Richard Whittaker | The Austin Chronicle
Capital Metro calls the new MetroRapid service a bus rapid transit system (BRT), but that term is about more than just fast buses. In fact, there’s no international or even national consensus on exactly what is and isn’t BRT, nor are all BRT systems created equal: The Institute for Transportation & Development Policy grades systems according to its BRT standard from “Gold” to “Bronze.” Here’s how the Federal Transit Authority defines BRT, and how MetroRapid measures up:
Improved Vehicle Design: MetroRapid vehicles are more spacious than traditional buses, while the 330-horsepower engines are surprisingly quiet. They’re also wi-fi equipped.
Reduced Fare Collection Time: MetroRapid accommodates mobile ticketing, and allows card swipe and mobile passes to be used at all three doors.
Improved and Distinctive Stops and Shelters: MetroRapid features new stations, many standing clear of the sidewalk, reducing any holdups for other road users and pedestrians. Also, some will have raised platforms for easier loading and unloading.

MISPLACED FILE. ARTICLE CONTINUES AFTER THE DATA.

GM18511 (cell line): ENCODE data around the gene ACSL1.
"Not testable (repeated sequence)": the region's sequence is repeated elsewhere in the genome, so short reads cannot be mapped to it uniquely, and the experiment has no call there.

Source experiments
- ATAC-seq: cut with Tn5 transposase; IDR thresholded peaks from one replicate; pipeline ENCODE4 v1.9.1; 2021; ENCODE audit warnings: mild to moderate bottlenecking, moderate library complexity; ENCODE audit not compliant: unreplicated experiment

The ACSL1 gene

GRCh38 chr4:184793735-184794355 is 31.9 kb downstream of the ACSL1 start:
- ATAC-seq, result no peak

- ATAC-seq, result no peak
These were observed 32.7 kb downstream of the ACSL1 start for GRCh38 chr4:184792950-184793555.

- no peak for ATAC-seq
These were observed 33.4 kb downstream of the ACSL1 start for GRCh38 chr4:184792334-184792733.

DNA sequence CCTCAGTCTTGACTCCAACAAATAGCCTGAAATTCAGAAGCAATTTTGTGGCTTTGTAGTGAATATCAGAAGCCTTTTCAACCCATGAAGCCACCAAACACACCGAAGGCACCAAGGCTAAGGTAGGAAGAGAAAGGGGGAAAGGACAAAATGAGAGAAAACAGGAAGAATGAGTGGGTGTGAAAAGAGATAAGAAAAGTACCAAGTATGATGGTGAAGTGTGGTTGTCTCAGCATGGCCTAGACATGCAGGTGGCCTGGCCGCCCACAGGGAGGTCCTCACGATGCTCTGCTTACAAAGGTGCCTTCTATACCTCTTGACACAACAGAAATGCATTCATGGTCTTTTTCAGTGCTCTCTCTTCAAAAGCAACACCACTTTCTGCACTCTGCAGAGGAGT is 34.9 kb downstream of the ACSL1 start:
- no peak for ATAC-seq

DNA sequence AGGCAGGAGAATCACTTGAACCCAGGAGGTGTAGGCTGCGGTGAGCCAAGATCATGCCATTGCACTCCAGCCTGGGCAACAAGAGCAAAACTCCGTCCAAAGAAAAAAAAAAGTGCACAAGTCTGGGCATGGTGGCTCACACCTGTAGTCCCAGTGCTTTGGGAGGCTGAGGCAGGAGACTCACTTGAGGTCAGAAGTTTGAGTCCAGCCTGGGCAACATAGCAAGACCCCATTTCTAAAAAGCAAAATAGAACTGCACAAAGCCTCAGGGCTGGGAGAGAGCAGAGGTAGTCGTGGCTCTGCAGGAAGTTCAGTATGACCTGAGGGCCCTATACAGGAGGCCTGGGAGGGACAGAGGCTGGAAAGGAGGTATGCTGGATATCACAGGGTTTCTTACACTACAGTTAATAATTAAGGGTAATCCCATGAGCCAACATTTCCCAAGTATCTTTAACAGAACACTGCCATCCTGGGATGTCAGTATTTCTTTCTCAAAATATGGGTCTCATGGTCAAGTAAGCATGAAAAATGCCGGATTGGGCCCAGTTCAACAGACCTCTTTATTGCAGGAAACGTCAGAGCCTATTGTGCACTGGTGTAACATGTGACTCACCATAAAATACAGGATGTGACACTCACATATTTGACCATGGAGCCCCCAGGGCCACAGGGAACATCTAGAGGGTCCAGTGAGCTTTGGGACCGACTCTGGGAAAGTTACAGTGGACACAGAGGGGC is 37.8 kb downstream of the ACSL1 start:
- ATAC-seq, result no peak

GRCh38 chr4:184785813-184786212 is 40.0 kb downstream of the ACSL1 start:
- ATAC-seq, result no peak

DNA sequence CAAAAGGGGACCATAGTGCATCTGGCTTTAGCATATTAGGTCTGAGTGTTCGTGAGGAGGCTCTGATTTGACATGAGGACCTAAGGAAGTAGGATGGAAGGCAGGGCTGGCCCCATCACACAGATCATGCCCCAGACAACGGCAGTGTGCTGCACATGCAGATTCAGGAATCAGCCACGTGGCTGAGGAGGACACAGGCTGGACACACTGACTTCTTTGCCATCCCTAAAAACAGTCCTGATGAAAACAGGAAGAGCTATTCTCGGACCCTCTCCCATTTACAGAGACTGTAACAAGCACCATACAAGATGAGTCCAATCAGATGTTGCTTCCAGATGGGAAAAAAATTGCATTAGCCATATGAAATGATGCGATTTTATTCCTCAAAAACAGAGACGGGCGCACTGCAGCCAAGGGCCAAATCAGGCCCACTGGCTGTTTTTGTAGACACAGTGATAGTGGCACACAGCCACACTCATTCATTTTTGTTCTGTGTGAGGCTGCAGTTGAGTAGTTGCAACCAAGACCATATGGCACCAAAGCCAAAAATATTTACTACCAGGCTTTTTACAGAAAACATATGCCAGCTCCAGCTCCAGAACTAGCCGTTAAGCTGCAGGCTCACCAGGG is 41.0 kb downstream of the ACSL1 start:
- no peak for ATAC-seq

Dedicated Bus Lanes, Busways or Expressways: Initially there will be express bus-only lanes on the Guadalupe/Lavaca corridor, but these may be extended, and future routes could use the high occupancy vehicle lanes on MoPac.
Signal Priority: MetroRapid vehicles communicate with traffic lights, keeping them green slightly longer without overly impacting other traffic.
Automatic Vehicle Location: MetroRapid vehicles use cell-phone systems to send real-time arrival information to station displays.
Land Use: The FTA proposes that BRT be sited to both serve high-demand populations, such as apartment complexes and big employers (which MetroRapid backers argue it does), and to encourage desirable transit-oriented development over time.